More women in Goa are choosing the profession of conductor in their own private buses

Jacinta Alfonso used to sell fish once. Now she is the conductor of a mini bus in Goa. Her husband is the driver of the bus owned by the couple. Jacinta, who belongs to a family of fishermen, studied only till Class IX; she used to sell fish at the Panjim market before she fell in love and got married. She continued selling fish till 2003 when the couple bought a second-hand bus.

Their hard work paid off and today they own a brand-new bus; Jacinta has even hired a co-conductor to help her during peak hours. She is a familiar face on the Panjim-Dona Paula route, as she hops in and out of her bus trying to take as many commuters on her bus as possible. “Sometimes drunken men or unruly youngsters board the bus but I have learnt to cope with all these situations,” she says.

Mother of a school-going son, Jacinta finishes her household chores in the morning and the rest of it is taken care of by her mother who stays with them.

Smita Shirodkar, too, is the conductor of a mini bus owned by her; however, she has hired a driver. She bought the bus on loan in 2006 which has been repaid, she says. “It is not profitable to hire a conductor because not only one has to pay the salary but one cannot stop them from doing hera pheri (cheating).”

“Moreover, when a woman is the conductor, commuters, especially young girls, feel much safer. I, too, ensure that there is no eve-teasing,” Smita says, adding that she does not allow overcrowding.

She has three daughters and she says that they have no objection to her working as a conductor. “They say that they are proud of me.”

Smita’s eldest daughter wants to sit for the UPSC exams while the second one wants to become a mechanical engineer. She says that her husband, who works with Kala Academy in Goa, fully supports her.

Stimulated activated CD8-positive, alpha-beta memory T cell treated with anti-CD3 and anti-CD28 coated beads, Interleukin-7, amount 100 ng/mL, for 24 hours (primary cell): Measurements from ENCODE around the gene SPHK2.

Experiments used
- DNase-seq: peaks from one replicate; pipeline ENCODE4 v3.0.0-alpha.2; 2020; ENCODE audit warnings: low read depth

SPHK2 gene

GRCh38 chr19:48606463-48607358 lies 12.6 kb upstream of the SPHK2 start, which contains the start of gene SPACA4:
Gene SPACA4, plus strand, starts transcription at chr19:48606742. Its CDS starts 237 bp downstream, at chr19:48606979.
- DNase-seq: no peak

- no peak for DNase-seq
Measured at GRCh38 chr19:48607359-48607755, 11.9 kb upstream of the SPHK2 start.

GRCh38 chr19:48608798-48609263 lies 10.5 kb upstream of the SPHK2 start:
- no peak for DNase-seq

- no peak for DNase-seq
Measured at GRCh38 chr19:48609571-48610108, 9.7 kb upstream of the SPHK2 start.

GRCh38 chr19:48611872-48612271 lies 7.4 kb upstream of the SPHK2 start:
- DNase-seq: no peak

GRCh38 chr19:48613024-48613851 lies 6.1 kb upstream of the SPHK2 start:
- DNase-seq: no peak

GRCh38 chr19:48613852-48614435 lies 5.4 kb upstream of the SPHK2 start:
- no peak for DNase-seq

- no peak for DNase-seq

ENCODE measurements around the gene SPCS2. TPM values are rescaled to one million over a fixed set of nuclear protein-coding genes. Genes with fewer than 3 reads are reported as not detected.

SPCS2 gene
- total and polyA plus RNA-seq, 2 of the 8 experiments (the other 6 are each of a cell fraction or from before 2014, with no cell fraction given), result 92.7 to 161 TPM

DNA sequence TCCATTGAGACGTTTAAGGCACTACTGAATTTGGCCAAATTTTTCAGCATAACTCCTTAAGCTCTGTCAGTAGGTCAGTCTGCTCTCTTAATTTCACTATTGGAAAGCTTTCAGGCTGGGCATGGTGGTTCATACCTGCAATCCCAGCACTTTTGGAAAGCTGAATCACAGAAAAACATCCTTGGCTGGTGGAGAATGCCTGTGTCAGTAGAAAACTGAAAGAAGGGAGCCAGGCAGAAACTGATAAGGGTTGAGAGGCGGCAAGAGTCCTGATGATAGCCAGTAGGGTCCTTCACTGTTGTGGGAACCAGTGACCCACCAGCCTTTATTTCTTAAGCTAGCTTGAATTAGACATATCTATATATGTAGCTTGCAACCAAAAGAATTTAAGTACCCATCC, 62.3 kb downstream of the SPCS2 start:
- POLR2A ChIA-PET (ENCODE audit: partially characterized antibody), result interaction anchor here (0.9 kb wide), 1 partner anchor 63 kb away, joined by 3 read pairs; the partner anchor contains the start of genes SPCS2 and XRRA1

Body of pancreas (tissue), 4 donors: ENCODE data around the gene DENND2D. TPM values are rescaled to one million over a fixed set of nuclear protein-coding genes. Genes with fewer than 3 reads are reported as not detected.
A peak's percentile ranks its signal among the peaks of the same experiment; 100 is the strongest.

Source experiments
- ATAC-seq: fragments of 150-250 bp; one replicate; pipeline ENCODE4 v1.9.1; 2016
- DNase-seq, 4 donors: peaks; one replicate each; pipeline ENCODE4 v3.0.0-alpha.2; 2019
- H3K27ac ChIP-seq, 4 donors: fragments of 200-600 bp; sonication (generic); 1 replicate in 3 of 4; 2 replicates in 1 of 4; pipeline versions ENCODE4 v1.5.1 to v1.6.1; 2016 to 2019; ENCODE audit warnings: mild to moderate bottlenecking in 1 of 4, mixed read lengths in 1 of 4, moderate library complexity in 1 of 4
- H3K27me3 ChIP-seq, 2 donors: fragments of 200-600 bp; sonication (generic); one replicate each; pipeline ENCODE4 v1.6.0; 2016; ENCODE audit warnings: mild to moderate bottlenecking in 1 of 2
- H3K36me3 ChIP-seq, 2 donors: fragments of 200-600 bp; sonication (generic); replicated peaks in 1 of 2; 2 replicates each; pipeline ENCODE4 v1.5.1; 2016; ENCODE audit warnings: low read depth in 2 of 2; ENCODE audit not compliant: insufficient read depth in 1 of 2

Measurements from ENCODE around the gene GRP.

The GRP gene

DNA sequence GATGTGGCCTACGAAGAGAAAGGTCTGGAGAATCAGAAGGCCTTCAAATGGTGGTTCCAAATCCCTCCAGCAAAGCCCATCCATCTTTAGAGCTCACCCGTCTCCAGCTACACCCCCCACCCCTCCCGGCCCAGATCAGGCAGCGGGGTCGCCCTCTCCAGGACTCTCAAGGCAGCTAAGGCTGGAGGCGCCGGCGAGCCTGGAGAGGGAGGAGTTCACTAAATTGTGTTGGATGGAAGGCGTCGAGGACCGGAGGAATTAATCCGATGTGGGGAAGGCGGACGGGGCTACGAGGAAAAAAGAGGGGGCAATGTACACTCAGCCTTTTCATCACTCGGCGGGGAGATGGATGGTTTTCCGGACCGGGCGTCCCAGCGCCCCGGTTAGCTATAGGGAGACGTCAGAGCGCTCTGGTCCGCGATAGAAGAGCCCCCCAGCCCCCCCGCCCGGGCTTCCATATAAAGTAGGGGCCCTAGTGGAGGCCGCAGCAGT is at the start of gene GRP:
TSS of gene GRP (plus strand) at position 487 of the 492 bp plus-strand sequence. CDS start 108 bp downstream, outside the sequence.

Smita’s husband helps managing the day’s first trip at 6.10 a.m. while she prepares her children for school. There is a one and half hour’s lunch break in between and she returns home at around 9.30 p.m. “I am able to manage because I have a joint family and I don’t have to worry as my children are taken care of,” she says.

Both Smita and Jacinta say that conductors and drivers of other buses are very supportive of their efforts.

When I first saw Devanti (name changed) wearing a beautiful rust-coloured silk sari with zari border and sporting a big kumkum bindi on her forehead, I thought she was one of the commuters. But as I looked around for the conductor to buy my ticket from Miramar beach to Panjim market, she smiled at me and said that she is the conductor of the bus owned by her. She is the latest entrant in this traditionally male-dominated profession though she is media shy and hesitant to talk about her new role.

Goa had its first lady bus conductor way back in 1981. Bharti Tari was among the three women who were appointed as bus conductors by the Kadamba Transport Corporation Ltd (a Government of Goa undertaking) . Bharti worked as a conductor till 1984 before the management decided to withdraw women from the job and asked them to do office work instead.

The Goa State Transport Corporation (GSTC) tried to rope in women conductors in an all-women bus in 2000 but the venture did not work, says Arun Desai, Director (Transport).

Over 1,600 buses ply in Goa out of which 1,200 are privately owned. Except for a handful of them, most of the owners run a single bus. While the GSTC is still not hiring women conductors, many women are launching their careers in the field in the privately owned buses — a trend that is picking up quickly.

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